“Adam, where are you?” (cf. Gen 3:9). Where are you, o man? What have you come to? …Who corrupted you? Who disfigured you? Who led you to presume that you are the master of good and evil? Who convinced you that you were god? Not only did you torture and kill your brothers and sisters, but you sacrificed them to yourself, because you made yourself a god. — Pope Francis, 26 May 2014
Germany, 1945. I am with the triumphant Russian Army in the province of Mecklenburg on the Baltic Sea. I was lodged in a private German house where the owner was a woman still living there. Inadvertently, she asked me where I was from and about my experience during the war. I told her my experience, that my family was killed, my town wiped out, thousands of others murdered. And then she looked at me with a straight face and said “But you bombed our cities!”
This episode comes to my mind when we talk about the conflict between Israel and Hamas. Only the moments that the reporter sees are delivered to the view, without context, without perspective, as if the conflict had just begun at the moment when this particular bomb was dropped. And this is occurring in Gaza, where strangely, after three or sometimes four generations, a majority of the inhabitants are classified as refugees under the supervision and with the support of the United Nations.
When we talk about refugees, we have to ask “Why are there still refugees in camps in Gaza when refugees from other wars have been more quickly resettled or absorbed into the countries in which they were refugees?” How is it that under the auspices of the United Nations these camps have spawned terrorist groups who export their violence to many corners of the world? In Europe, in the United States, and even in some Arab countries like Jordan, refugees were absorbed, and their children were educated and became successful professionals, businesses people, politicians and educators. Why were refugees in Gaza not treated in the same way?
We should consider this a violation of basic human rights: the United Nations by facilitating and financing such a state of affairs has violated the human rights of those who are in the camps. People are not supposed to be in camps for so many years. By sponsoring those camps, by allowing them to exist, by not making a greater effort to resettle those refugees, and by failing to support and facilitate efforts made by others to disband the camps, the UN has failed in its mission and become a violator of the very human rights principles that it proclaims.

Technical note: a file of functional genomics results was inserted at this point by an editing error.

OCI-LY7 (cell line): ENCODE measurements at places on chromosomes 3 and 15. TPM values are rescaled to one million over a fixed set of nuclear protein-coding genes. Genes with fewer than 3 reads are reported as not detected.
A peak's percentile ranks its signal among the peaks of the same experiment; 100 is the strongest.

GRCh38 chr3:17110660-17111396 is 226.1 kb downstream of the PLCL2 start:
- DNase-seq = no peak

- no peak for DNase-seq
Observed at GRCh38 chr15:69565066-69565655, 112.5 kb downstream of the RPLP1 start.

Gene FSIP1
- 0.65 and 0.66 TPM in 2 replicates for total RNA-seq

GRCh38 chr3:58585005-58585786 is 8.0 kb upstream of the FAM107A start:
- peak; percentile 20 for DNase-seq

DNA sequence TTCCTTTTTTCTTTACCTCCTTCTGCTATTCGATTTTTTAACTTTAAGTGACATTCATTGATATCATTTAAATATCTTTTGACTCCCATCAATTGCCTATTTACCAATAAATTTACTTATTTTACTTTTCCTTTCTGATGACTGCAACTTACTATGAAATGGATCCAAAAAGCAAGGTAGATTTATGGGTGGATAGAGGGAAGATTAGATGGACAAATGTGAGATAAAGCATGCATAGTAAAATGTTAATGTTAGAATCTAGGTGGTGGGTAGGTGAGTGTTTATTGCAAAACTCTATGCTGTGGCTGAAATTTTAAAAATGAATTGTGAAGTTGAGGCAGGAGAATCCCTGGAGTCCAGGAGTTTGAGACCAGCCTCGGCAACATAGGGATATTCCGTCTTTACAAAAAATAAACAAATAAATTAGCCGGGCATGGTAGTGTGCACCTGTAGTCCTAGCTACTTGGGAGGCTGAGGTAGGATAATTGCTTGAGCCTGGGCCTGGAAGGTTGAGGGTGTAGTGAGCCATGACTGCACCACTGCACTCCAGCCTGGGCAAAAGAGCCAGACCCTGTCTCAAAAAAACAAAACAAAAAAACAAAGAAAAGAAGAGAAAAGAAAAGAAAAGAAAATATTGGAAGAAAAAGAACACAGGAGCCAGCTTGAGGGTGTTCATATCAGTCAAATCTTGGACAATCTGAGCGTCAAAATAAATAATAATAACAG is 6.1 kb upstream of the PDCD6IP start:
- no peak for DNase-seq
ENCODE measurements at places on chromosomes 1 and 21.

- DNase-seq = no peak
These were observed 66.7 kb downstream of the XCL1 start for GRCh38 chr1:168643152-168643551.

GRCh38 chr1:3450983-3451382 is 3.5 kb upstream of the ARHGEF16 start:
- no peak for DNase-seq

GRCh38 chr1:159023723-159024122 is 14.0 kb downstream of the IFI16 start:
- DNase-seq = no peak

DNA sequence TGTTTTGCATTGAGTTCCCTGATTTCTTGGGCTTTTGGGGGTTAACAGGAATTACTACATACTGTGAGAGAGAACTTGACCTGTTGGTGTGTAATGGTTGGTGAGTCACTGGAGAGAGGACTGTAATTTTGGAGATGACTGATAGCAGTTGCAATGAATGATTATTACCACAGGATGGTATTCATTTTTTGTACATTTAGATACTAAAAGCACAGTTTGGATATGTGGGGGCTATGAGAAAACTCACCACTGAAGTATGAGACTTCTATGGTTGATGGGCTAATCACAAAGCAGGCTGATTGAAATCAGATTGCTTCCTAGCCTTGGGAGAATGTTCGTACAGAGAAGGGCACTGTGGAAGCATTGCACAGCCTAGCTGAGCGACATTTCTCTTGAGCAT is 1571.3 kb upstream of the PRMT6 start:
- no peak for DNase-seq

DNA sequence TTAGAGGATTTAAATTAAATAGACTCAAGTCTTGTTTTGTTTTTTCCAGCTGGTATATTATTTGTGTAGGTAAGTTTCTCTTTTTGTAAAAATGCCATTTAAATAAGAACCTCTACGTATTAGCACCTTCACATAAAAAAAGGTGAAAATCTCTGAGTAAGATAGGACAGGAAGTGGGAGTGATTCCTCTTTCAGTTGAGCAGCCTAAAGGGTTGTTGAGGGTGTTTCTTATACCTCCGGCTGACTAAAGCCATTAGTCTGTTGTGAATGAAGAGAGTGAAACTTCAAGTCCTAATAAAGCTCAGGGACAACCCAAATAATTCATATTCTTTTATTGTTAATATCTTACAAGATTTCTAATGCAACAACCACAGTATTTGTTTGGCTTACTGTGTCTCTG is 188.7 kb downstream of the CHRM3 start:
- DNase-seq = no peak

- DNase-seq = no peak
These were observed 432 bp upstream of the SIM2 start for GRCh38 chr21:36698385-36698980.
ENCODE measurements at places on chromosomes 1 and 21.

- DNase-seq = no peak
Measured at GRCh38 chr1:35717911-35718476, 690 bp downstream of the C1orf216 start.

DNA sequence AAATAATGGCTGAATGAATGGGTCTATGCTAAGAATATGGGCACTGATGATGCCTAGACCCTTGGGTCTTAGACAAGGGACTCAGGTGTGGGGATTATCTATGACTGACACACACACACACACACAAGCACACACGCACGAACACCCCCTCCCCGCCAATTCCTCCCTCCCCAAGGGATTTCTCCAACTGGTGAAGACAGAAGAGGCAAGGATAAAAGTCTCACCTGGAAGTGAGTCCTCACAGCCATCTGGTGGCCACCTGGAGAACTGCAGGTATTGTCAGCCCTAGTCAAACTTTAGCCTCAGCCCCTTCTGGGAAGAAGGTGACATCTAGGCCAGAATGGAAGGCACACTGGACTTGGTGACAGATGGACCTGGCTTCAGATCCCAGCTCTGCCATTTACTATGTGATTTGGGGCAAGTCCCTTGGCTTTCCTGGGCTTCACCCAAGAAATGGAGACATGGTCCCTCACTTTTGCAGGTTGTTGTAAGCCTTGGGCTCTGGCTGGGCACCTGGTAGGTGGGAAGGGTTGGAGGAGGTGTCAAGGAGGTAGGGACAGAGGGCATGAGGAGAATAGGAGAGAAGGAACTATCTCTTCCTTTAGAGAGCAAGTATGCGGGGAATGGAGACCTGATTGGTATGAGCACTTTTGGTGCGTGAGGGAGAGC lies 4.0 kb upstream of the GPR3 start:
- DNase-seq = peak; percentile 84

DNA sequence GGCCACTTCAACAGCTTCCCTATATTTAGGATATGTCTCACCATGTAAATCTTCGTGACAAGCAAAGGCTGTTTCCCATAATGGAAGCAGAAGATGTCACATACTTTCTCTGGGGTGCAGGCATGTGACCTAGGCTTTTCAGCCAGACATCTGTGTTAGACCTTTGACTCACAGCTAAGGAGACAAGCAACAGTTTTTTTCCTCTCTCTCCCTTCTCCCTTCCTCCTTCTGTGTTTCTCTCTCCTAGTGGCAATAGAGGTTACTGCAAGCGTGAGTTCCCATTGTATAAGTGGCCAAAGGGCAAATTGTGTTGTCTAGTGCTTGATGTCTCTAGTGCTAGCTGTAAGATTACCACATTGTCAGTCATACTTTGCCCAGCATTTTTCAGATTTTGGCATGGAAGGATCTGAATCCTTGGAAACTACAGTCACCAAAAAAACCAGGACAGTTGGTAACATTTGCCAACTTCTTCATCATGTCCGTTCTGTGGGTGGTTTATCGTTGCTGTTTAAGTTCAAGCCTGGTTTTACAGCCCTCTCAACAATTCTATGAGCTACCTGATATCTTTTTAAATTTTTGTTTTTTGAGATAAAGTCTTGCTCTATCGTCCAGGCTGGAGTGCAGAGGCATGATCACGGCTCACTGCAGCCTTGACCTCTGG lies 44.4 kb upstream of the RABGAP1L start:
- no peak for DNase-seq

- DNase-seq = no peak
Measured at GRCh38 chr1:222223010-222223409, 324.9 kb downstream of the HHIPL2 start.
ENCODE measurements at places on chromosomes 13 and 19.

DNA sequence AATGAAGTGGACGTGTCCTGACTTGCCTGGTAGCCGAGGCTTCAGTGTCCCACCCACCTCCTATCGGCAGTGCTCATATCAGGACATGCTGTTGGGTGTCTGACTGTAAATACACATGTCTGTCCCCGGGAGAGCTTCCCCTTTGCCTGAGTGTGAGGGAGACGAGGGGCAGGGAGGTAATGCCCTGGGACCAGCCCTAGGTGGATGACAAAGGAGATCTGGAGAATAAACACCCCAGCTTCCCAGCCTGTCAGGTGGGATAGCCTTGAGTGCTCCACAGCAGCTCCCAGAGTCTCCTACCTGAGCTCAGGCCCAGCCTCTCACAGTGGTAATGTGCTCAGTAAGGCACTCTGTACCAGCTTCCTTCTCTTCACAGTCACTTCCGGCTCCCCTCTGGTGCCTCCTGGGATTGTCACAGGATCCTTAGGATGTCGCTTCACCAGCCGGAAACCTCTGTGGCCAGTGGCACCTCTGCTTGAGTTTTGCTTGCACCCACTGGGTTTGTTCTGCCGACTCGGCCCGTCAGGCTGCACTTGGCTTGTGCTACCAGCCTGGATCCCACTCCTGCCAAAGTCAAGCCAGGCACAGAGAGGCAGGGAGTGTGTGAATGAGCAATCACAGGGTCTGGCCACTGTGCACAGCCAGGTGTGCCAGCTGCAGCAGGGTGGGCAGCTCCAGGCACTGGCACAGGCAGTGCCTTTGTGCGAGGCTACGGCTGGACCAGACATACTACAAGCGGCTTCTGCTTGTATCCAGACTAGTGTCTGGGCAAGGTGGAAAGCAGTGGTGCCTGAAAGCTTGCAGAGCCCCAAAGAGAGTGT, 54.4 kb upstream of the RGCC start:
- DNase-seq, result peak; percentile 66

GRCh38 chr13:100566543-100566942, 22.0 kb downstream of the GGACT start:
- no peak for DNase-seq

There have been refugees after every war, and none of them have been allowed to live in camps supported by the UN for more than a few years. Why is it that in Gaza those who found themselves unable or unwilling to return to their homes have been allowed to remain for as long as 66 years, the better part of a century, with no attempt to settle them permanently? Israeli prime ministers tried during the peace process to suggest disbandment of the camps, but by that time the idea of resettlement was in direct conflict with the idea of the so-called “right of return,” and Yasser Arafat refused to consider negotiating that right.
I believe that the answer has less to do with historical enmities in the Middle East and much more to do with global politics. As time went on, the UN became a hotbed of Cold War politics, a place of contention for support of third world countries. Israel was ground zero in this battle: dozens of resolutions were passed by third-world countries opposing support of Israel simply because the US was in support of Israel.
As I surfed the internet, I came across the story of the visit of the Pope to Jerusalem this past May. And I read the words of his speech “Adam, where are you?”, the words that God said to Adam in the Garden of Eden. So I say to this dis-United Nations “Where are you? Your function is to secure peace among the nations of the world, and instead you have become a tool of the enemies of Israel who waged wars, boycotts, assassinations, and massacres without any consequences. Where have you been, you dis-United Nations?”
As I finished the last line of this blog, the news came that an indefinite truce has been announced. In the rubble-filled streets of Gaza, people burst into shouts of joy. “WE WON!” Thousands killed and many wounded. “We WON!” MIllions spent on building tunnels, obtaining and constructing rockets. Millions more will now be spent on rebuilding. “We won!” I will leave to the mathematicians what could have been done with those millions if they were spent for the benefit of the people of Gaza by helping them find permanent homes. But as it stands now the U.N. and those who provide the funds will “GENEROUSLY” keep the residents of Gaza in misery and despair as Eternal Refugees.
I hope you will all join me in raising this question with your friends as we continue to focus our thoughts and prayers towards a permanent resolution of the conflict in the Middle East. Do not be complacent: Israel may be the current target, but if we do not confront this campaign of hate, vilification, and slander, Israel will not be the last.